ISBN 9781479144808


        • Lady Biya
          I had an exterminator come over. He found NO SIGNS of bed bugs. I ve also plucked some off my body. tiny, black, about 1 mm long. bed bugs are round in
          Message 4 of 26 , Sep 9, 2013
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            I had an exterminator come over.  He found NO SIGNS of bed bugs.  I've also plucked some off my body.  tiny, black, about 1 mm long.

            bed bugs are round in shape and red.

            Absolutely fleas.


            The fleas jump from the floor to me sleeping.  They've also laid their eggs all over my bedding.

            I am the only mammal in my home and therefore the only food supply for them.  They don't come near my cockatoo.
          • Hope Bryant
            Bedbugs are not always red, although the brownish caprice is red tinged. I ve had them. I ve fought a never-ending battle with them for over 3 years. FINALLY I
            Message 5 of 26 , Sep 9, 2013
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              Bedbugs are not always red, although the brownish caprice is red tinged. I've had them. I've fought a never-ending battle with them for over 3 years. FINALLY I managed to get away from them, and I have nightmares about finding them in the place I live now. If I could eradicate them to the last I would (I'm suffering from skin conditions now because of them).

              Well do I know. GR.

              The babies (newly hatched) are clear. They go through several molting stages. The eggs are almost indestructible which is why you have to work on /repeated/ attempts to get rid of them so you kill them /as/ they hatch.  You have to get them before they molt to the point of breeding. Breeding adults can be very large (bigger then tick) and have a tick-shaped body (but look "armored" rather then smooth). They are flatter too until they feed, then they look like fat fleas.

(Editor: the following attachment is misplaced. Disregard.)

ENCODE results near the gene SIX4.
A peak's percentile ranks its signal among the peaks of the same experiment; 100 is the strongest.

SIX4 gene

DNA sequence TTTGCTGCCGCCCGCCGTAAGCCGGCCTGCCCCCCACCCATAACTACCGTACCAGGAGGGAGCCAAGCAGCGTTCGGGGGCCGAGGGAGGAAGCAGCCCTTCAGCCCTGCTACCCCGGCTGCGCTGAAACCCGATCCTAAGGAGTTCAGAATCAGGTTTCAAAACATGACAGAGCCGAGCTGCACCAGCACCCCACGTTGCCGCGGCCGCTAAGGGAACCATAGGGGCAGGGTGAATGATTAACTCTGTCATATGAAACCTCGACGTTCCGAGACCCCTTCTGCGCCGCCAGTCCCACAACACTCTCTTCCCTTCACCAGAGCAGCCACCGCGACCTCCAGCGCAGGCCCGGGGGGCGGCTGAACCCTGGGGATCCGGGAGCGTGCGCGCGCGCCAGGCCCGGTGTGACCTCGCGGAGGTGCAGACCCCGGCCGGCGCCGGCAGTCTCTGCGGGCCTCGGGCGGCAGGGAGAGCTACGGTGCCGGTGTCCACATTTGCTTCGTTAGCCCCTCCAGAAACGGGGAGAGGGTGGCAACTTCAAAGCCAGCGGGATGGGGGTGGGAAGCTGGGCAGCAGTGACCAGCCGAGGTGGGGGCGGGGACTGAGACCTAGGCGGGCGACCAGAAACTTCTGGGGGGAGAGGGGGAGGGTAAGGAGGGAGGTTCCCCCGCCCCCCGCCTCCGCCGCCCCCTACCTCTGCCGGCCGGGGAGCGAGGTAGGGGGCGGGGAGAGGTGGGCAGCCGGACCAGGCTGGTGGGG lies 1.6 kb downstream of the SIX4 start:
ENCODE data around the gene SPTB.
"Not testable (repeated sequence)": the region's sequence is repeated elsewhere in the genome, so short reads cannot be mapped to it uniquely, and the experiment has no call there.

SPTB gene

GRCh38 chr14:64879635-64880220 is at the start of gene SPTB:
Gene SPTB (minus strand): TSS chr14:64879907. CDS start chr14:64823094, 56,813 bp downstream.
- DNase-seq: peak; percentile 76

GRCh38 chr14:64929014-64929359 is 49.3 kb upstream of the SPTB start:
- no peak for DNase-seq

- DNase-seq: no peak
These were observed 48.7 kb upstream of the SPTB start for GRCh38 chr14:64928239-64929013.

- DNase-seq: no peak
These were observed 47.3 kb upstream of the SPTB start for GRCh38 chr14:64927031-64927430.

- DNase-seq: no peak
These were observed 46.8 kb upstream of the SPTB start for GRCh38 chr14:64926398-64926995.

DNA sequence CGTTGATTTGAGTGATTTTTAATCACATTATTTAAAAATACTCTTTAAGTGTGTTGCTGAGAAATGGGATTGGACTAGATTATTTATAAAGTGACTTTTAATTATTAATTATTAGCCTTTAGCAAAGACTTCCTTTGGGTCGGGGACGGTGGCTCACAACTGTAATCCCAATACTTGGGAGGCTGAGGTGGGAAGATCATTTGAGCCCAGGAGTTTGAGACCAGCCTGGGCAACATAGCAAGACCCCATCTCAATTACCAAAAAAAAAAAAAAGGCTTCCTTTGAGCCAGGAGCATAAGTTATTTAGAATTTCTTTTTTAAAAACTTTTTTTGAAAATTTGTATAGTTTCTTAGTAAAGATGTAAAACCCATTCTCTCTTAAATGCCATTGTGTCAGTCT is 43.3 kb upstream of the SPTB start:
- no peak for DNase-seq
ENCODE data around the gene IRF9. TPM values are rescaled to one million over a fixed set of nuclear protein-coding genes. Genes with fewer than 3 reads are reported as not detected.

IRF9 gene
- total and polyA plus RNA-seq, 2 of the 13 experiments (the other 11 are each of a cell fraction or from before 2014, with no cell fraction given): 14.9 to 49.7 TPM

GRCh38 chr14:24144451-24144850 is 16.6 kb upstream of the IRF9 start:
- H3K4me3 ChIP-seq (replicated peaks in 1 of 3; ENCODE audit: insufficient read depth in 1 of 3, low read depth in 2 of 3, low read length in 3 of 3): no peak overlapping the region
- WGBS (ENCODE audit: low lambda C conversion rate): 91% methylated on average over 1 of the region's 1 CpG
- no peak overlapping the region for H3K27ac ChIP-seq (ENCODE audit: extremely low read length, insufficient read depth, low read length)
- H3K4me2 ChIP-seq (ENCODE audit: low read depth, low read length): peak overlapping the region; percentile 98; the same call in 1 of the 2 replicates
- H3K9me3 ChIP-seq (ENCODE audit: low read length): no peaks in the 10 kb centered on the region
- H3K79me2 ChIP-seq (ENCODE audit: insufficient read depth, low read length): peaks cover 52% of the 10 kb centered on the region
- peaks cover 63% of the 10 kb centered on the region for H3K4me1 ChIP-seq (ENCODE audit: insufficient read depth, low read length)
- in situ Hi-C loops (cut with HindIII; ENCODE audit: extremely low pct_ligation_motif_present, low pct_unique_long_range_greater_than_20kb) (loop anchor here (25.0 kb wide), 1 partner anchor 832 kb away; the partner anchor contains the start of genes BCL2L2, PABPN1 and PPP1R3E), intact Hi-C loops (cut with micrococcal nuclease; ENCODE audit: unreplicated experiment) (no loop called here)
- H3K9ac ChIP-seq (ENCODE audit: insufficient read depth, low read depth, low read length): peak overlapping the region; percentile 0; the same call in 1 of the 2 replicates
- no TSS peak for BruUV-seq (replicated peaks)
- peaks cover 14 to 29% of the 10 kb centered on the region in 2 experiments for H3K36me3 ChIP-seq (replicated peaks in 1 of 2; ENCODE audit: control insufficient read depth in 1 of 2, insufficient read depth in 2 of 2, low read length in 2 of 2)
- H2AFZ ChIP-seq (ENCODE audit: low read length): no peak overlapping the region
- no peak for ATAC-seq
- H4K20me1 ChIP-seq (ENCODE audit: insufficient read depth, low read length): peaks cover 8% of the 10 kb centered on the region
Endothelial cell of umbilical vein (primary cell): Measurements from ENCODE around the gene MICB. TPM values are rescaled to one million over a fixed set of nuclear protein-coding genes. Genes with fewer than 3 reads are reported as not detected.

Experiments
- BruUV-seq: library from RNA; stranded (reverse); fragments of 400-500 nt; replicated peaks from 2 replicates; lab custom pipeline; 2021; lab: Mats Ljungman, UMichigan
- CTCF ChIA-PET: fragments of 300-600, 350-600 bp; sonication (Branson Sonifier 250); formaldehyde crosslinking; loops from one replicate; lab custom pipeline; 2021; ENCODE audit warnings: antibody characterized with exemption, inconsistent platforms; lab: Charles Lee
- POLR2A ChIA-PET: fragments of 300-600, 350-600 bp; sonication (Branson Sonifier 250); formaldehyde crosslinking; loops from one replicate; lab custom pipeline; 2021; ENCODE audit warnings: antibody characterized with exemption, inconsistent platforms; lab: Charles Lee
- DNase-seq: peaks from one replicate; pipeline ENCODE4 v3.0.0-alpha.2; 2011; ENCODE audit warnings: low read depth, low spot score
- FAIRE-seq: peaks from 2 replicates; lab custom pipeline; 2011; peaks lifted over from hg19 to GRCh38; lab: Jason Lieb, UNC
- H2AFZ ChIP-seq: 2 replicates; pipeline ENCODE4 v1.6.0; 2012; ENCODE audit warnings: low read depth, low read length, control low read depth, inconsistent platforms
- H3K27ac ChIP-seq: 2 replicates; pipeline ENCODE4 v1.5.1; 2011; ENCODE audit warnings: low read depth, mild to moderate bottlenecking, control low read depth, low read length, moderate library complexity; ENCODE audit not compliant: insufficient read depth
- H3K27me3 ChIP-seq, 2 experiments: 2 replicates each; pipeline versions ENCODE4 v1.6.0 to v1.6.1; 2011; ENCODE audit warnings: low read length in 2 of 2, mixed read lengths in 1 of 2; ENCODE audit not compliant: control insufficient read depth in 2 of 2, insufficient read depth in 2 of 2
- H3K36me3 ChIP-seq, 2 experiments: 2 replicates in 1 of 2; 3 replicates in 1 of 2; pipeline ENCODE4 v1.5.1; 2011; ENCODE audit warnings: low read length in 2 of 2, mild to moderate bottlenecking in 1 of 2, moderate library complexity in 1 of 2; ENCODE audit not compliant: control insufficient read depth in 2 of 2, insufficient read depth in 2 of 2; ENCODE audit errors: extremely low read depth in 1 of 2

Bed bugs and fleas bite in a similar way as well (cluster of three) so often it's hard to determine if it's flea of bed bug until one is caught.

              Fleas are longer, thinner, more oblong (not round) and are more "upright" rather then laying flat the way a tick or bed bug can. They are black.

              Fleas (I have a dog and cat that are indoor-outdoors so that's my current nuisance) are a pain but can be managed.

              Diatimaceous earth can be dangerous to breath in. There are two types. You want the food grade stuff, not the garden grade stuff. If you breath it in you could cause serious damage to your lungs (called siliceous). Paper face masks won't help because the particles are so small. You need a special small particle face mask. However it is the BEST natural cure-all for both kinds of bugs. It's made of the ancient remains of diatoms ground to a fine powder.

              There are toxins out there made of chrysanthemums that seem to work, as it attacks the carapace and eats away at it. But this needs to be applied more regularly. Some carpet cleaners out there for pets have D.E. in them. Look for it. :) They have other ingredients to help reduce the "float" of dust particles.